Roundup: Gun obsession and political direction

As if there weren’t enough problems to worry about in the wake of the floods in Southern Alberta, a small storm erupted yesterday with the revelation that the RCMP seized some unsecured firearms when they were conducting legitimate search and rescue operations. Not just unsecured firearms, but those left out in the open in evacuated homes. The RCMP explained this, as did the premier, but that didn’t stop the “government is seizing our guns!” conspiracy theorists from having an epic meltdown and theorizing that they were using gun registry data to target houses and enter them illegitimately. And to compound that, the PMO put out a statement that advised the RCMP to spend their time and attention elsewhere (as though unsecured firearms isn’t an actual offence that are well within their duties), which was perilously close to political direction – something that the PMO should not be doing when it comes to the Mounties. Meanwhile, High River’s fire chief had some pretty harsh words for the federal government when it comes to their interference – most of which he deemed to be posing – and cuts to emergency preparedness funding.

Because We The Media are still boggled by the fact that the Senate does its job, we now have interviews with Conservative Senator Richard Neufeld, who says that he wasn’t appointed to be a rubber stamp. Indeed, he’s spoken out against Harper’s Senate “reform” bill with some very compelling reasoning. Never mind that Senators aren’t actually supposed to toe the party line mindlessly, but why shatter preconceived notions?

Questions are being raised about the travel expenses of Conservative Senator Thanh Hai Ngo after he has been claiming expenses to visit Vietnamese-Canadian events around the country. As he is the first Vietnamese-Canadian Senator, Ngo feels that this kind of role of speaking to these groups are part of his role as a Senator, though it’s a fairly broad definition of “representation,” or “Senate business,” and it’s likely the Senate will review said spending and may insist on a certain level of repayment.

On the subject of repayment, Senator Patrick Brazeau was supposed to have repaid his housing expenses yesterday or face having his pay docked. It doesn’t look like he delivered a cheque, so this could get ugly. Brazeau wants a public inquiry into the issue, believing that he followed the rules. Senator Mac Harb has until Wednesday to make his own repayment, though he has made an application for judicial review, so he may wait on the outcome of that before he makes any repayment. Oh, and it seems that the RCMP have asked for search warrants when it comes to their investigation into Senator Mike Duffy, so that looks like it’s going to get really interesting.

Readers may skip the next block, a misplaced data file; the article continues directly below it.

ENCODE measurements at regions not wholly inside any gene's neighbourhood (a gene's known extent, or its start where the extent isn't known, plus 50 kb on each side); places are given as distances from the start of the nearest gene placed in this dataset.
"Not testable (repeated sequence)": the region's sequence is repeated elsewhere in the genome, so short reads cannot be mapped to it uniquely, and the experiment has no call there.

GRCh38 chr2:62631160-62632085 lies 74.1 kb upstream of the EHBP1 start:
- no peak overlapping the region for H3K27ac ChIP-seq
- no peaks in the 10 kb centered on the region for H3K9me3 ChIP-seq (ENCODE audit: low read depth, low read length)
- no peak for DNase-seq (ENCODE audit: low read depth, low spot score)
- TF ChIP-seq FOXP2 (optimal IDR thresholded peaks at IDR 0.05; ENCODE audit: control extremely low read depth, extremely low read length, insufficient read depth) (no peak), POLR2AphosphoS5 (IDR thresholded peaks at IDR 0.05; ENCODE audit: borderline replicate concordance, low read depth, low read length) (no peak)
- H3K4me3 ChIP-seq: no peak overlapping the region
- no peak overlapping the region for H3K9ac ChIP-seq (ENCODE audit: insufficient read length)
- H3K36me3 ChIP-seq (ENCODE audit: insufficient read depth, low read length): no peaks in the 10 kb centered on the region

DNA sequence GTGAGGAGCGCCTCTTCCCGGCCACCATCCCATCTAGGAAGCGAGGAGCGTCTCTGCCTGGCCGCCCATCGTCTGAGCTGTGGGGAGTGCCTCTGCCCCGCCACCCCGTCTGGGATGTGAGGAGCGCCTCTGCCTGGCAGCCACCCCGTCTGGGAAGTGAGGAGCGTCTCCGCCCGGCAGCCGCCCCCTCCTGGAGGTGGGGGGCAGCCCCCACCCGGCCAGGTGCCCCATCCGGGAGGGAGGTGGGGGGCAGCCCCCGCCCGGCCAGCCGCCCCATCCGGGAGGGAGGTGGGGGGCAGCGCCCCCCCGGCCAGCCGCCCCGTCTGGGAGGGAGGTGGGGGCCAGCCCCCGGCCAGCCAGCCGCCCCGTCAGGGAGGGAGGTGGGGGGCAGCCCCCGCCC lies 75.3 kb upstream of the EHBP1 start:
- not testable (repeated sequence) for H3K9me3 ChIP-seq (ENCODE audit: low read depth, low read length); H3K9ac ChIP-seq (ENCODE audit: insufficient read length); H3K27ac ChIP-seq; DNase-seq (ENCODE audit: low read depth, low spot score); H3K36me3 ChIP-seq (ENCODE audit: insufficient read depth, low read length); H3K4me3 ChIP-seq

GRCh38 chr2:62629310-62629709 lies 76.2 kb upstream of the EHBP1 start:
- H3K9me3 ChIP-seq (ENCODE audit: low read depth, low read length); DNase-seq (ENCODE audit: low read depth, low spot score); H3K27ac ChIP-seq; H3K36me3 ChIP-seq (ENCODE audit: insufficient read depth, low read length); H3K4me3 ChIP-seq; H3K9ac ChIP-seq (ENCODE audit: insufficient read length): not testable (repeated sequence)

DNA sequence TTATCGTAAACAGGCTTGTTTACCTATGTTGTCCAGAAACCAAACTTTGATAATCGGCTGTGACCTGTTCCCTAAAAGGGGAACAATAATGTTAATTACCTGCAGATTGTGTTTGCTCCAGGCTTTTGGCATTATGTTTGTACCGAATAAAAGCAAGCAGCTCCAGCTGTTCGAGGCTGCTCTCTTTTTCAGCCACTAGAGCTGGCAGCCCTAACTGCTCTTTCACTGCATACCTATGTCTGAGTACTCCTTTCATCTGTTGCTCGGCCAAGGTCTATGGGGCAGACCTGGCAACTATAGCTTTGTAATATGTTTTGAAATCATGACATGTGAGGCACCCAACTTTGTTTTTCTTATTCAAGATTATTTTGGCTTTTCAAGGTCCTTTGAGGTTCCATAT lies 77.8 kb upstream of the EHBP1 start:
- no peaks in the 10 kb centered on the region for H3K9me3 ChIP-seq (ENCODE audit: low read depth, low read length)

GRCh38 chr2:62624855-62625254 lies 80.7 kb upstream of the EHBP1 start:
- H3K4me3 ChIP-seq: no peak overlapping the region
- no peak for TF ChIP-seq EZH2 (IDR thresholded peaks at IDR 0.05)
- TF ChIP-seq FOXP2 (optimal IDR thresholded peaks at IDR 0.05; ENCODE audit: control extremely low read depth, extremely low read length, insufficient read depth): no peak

Ruh-roh! The Commissioner of Elections has seized Dean Del Mastro’s 2008 donor records. You know, after he went to the media and teared up in the House to claim that he was told that he was cleared of any wrongdoing. So um, yeah. Investigation still ongoing, it would seem.

The Liberals and NDP are sending out fundraising pleas, the NDP in particular putting up an artificial deadline plea to make their quarterly returns look good to “show their strength.” The Liberals, meanwhile, are offering to put to donors’ names in a draw for a barbecue with Justin Trudeau. One wonders who will have the better outcome.

The government is planning on ramping up advertising spending on brand announcements and historical promotion of events leading up to the nation’s 150th birthday celebrations in 2017.

The TSX had grave concerns about the government making an “important announcement” at its headquarters, regarding its task force on getting more women on corporate boards. With some changes to the language of the releases they got around it, but they didn’t want to be seen as endorsing government policies.

Former Conservative staffer Michael Sona will be facing indictable charges rather than less severe summary ones, when it comes to the voter suppression/misleading robocall case in Guelph. Sona maintains his innocence.

Former Harper advisor Bruce Carson’s trial for influence peddling charges has been delayed because he’s undergoing surgery for possible lung cancer.

While Rob Nicholson twists himself into a logical pretzel to defend his unconstitutional royal succession bill, Paul Benoit and Garry Toffoli poke giant holes in his assertions and prove the separation of the Crowns, and thus the need for proper succession legislation in Canada.

Maclean’s gives their top ten moments from QP for the past year. Some of them were great moments, but I will dispute their number one moment, which was ridiculous and I would qualify it as a low point.

Susan Delacourt wonders if beer and doughnuts do a better job of selling Canadian identity than politicians do, which is a rather depressing notion.

And Helena Guergis has been denied the ability to sue Harper and several other Conservative MPs for the way she was dismissed from cabinet (and caucus). Because no, despite what Democracy Watch may think, Crown prerogatives are not justiciable, because we live in a system of Responsible Government. So sorry. *sad trombone*